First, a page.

Before the end of January the EFTA Court might have ruled on Icesave. The largest battle for assets ever to take place in Iceland (since the 13th century) – ultimately for the power over Arion bank and Islandsbanki – will be, by far, the biggest issue in Iceland. At the core of it are the negotiations on composition for the holding companies of Kaupthing and Glitnir, the owners of the two respective banks. The capital controls are one variable in this equation. In addition, the Office of the Special Prosecutor will continue to churn out charges during 2013.
1) It now seems likely that the EFTA Court will rule on Icesave in or around the third week of January. As Icelog has explained earlier, there really are two questions that the Court is ruling on: Did Iceland breach the Directive 94/19/EC of the European Parliament and of the Council of 30 May 1994 on deposit-guarantee schemes – Has Iceland ‘breached the prohibition on discrimination on grounds of nationality under Article 4 EEA?’
Considering the fact that deposit guarantee schemes are a contagious topic in the EU right now, with a pan-European scheme being planned as part of the European Banking Union in the making (but the Directive has been changed since autumn 2008), it seems plausible that the EFTA Court justices will rule on this issue as narrowly as possible, so as not to plant on the EU the definite understanding of this directive. But then, justices don’t always do the plausible. In any case, it is less the Directive and more the discrimination that could rattle Icelandic stoicism.
The EFTA Court is not ruling on the dispute with the UK and the Netherlands regarding the cost these two countries think they have born by paying out the Icesave deposit holders in the two respective countries (UK in full, the Dutch Government up to €100.000). If the ruling – on one or both matters (more serious financial consequences if the discrimination goes against Iceland, see the link above) – shows that Iceland was in breach, the two countries will no doubt come knocking to recover their cost. Then the Icesave dispute might start all over again, another round of negotiations – or, the three countries would agree to hold on to the last agreement.
So much for Icesave – one way or another it might be resolved this year. Otherwise, there is the 6th Icesave Christmas in sight for next year.
2) Although Icesave did take up much space in Iceland in the last few years the agreements regarding the composition of Glitnir and Kaupthing do not only revolve around assets and money but around power in the Icelandic financial sector. There is a huge suspicion against foreign ownership of the banks and this fear is being played on by those who favour a bankruptcy of the two estates and a fire sale of the two banks.
Those who whip up this fear of foreign ownership seem to ignore that nothing will happen regarding the composition except with the blessing of the Icelandic Central Bank. This is not an issue that is about to wreck the Icelandic economy. It is an issue under control, albeit without a solution so far. The CBI will focus on the stability of the Icelandic economy. The solutions sought aim at resolving a few matters at once, together with the composition: the capital controls, the overhand of foreign currency (stemming from the carry trade going on up to the collapse of the banks in October 2008) – and, as the CBI sees it, preferably selling one or both banks to foreigners, in order to have at least one bank sold for foreign currency. In addition, there is the Landsbanki bond – debt rising from the constitution of the new Landsbanki, owed to the Landsbanki estate: it has a 6 year maturity but that now seems an unreasonably short time.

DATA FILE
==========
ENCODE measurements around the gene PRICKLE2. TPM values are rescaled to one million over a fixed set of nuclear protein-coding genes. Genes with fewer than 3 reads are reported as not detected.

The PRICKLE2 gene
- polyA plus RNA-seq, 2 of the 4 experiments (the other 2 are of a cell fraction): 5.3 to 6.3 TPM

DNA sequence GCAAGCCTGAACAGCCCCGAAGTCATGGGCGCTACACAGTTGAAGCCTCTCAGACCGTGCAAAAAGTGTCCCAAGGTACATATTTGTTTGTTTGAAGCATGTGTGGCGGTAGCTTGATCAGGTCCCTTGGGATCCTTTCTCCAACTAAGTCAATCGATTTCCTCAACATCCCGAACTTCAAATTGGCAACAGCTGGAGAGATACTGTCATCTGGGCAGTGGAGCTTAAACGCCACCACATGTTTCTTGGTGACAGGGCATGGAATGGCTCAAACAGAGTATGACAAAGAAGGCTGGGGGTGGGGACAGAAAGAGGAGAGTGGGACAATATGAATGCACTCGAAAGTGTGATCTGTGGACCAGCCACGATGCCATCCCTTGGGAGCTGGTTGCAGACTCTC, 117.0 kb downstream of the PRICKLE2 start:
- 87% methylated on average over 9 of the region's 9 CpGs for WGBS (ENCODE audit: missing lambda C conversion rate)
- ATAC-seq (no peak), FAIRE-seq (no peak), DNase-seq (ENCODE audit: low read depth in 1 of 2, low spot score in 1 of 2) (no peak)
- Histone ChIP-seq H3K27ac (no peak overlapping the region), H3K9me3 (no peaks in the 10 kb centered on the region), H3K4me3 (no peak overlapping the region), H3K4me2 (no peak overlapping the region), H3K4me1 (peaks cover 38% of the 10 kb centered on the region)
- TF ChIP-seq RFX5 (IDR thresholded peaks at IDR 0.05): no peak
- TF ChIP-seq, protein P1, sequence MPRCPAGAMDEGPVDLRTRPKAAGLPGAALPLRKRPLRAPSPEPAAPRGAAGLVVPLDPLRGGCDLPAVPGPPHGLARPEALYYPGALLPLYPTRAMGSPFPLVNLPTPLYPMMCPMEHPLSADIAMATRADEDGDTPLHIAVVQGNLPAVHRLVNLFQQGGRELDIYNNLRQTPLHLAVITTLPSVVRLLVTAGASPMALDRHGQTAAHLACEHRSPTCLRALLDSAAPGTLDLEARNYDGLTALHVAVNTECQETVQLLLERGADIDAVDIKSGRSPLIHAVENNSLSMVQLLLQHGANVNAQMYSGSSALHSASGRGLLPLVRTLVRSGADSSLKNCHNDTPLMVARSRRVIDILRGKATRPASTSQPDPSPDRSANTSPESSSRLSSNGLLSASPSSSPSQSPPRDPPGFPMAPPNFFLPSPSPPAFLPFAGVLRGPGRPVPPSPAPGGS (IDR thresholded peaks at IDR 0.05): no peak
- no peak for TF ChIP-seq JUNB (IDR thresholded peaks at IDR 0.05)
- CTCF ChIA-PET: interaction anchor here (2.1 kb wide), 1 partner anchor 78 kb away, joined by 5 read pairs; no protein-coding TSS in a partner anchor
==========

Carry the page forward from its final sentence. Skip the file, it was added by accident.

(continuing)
This is, in short, the bundle of problems that needs to be resolved in one go – or at least all these issues need to be solved and settled considering the interaction between them. Not a trivial project – on which there is now an ad hoc working group pondering, with experts from the ECB, IMF and the EU as well as Icelandic civil servants.
3) The original plan of the Office of the Special Prosecutor was that all charges regarding the collapse of the banks should be brought by 2014. Exactly how many the cases will be is not yet clear. The Icelandic Financial Services Authority, FME, has passed on ca 80 cases the OSP, just to given an idea of numbers but the OSP makes an independent assessment of cases.
On December 28 the Icelandic County Court ruled in a case brought against the Glitnir managers, ex-CEO Larus Welding and Gudmundur Hjaltason former head of Glitnir’s corporate finance. The charges related to a complicated loan structure ultimately benefitting Milestone, one of the large Icelandic holding companies, owned by Karl Wernersson and his siblings. The OSP reckoned the loans caused Glitnir a loss of €50m and had asked for a 5 1/2 year and 5 year prison sentence. Instead, the Count Court sentenced both men to nine months in prison, six of which are suspended for two years. Legal bills are divided between the two men and the state. – The State Prosecutor is likely to appeal. The Milestone ruling is the first ruling concerning the big banks and leading bankers.
So far, managers from Kaupthing and Glitnir have been charged by the OSP, as well as major shareholder in the two banks, respectively Olafur Olafsson and Jon Asgeir Johannesson, but no one from Landsbanki has (yet?) been charged.
It’s worth adding that the Icelandic economy is growing – not like during the pre-2008 boom years but at around 2%. Here is the latest IMF report on Iceland, with an overview of the Icelandic economy.
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